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Please don’t judge our dead pastor…

A pastor who died in the bed of a woman alleged to be his mistress was holy, his church members have said.

Mr Geoffrey Maingi of the Redeemed Gospel Church passed away in  Esther Wavinya’s rental house in Buruburu.

The public branded him an adulterer  after it emerged that he was married when his wife visited the scene and said he had ashamed her.

“I didn’t know he was a pastor until he died. I was even more shocked when his wife came and caused a scene outside the building. She told us mchungaji wa Mungu ametuaibisha. Sielewi hii ni kazi gani tunafanya (the man of God has ashamed us. I do not understand what we are doing),” said Henry Ogutu, a neighbour.

He said the pastor was a frequent visitor in the building since 2012 when Ms Wavinya moved in.

Ms Wavinya denied the accusation saying that the pastor only went to her house occasionally to pray for her.

Another woman who only identified herself as the pastor’s secretary castigated the public for vilifying him without establishing the truth.

“I know our pastor was holy. I believe he is in heaven right now. It is unfair to judge before the truth has been established,” she said.

Another church member who did not want to be identified said it was bad for people to speak ill of the man whom she knew only as good.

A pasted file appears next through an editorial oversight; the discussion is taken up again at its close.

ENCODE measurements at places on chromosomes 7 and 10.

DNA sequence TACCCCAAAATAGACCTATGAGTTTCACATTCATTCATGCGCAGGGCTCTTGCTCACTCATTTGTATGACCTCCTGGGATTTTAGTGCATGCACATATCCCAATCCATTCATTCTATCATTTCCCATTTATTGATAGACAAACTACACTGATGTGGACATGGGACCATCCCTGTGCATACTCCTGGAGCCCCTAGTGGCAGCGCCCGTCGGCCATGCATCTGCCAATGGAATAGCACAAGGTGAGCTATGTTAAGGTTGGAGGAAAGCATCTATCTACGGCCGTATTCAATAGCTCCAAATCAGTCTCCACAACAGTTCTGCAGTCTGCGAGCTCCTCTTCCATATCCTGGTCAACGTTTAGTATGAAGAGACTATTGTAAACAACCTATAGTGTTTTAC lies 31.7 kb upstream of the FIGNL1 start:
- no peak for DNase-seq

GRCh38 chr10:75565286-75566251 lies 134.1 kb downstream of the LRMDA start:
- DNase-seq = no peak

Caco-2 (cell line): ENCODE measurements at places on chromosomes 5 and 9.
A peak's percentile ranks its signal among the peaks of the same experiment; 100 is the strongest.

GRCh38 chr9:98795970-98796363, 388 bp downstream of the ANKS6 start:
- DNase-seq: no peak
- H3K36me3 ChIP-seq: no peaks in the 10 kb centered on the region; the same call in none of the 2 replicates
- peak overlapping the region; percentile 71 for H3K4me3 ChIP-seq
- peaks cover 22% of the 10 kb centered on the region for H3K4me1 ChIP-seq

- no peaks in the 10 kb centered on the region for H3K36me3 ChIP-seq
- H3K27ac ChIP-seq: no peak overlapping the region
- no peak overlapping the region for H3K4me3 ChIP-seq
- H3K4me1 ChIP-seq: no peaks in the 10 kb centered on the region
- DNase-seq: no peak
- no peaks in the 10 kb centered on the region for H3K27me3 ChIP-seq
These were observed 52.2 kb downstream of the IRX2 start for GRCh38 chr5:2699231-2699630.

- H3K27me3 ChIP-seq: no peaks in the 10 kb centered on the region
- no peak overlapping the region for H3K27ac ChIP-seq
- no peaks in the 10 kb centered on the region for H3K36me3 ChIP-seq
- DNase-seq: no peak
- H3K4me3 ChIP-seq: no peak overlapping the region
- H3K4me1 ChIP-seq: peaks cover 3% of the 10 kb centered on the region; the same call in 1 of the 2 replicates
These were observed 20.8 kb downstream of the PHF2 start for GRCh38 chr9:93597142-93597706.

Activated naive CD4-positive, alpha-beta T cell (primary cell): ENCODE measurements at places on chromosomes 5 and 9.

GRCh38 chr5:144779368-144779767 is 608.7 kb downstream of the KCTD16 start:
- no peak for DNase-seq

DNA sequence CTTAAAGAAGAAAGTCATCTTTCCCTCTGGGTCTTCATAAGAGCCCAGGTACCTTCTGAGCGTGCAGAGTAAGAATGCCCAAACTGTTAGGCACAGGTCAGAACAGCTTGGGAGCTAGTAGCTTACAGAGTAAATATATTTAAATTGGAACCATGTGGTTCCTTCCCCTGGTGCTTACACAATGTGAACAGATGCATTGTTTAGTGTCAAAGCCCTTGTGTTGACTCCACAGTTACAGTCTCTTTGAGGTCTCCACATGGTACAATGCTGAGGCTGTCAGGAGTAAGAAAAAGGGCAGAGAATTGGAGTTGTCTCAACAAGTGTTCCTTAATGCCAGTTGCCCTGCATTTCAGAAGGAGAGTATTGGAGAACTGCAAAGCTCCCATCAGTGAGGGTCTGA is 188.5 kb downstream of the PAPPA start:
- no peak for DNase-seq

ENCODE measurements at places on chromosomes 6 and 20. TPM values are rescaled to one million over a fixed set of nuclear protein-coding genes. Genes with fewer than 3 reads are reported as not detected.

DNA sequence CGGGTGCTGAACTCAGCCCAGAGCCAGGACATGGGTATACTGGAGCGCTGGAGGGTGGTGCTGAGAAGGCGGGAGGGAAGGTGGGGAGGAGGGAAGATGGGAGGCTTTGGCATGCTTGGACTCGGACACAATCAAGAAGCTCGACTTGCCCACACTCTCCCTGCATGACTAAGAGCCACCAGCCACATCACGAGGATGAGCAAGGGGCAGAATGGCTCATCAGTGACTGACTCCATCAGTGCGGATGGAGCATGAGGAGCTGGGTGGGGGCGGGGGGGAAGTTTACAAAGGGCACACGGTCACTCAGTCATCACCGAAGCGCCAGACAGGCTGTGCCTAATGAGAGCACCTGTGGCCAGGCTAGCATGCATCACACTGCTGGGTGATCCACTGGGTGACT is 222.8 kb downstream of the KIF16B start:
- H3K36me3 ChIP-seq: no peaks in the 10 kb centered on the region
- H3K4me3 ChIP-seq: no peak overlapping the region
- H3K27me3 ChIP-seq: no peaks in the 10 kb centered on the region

She said the pastor had anointed the congregation and other pastors during last Sunday’s service. She added Mr Maingi, 70 was fondly referred to as ‘our father’ owing to his service to all and the willingness to pray for anyone who sought his spiritual guidance.

But in spite of the spirited defence, questions have been raised about what the pastor was doing in Ms Wavinya’s  bed. According to a police officer investigating the death, the pastor was found naked on the bed.

Ms Wavinya said he suddenly developed breathing problems and died as she was trying to get help.

Buruburu OCPD Richard Kerich said they could not immediately establish if Ms Wavinya had committed any crime. He said they would have a better picture once the post-mortem examination was done.

When contacted, family members said they did not wish to discuss the life of Mr Maingi, saying that it was an infringement on their privacy.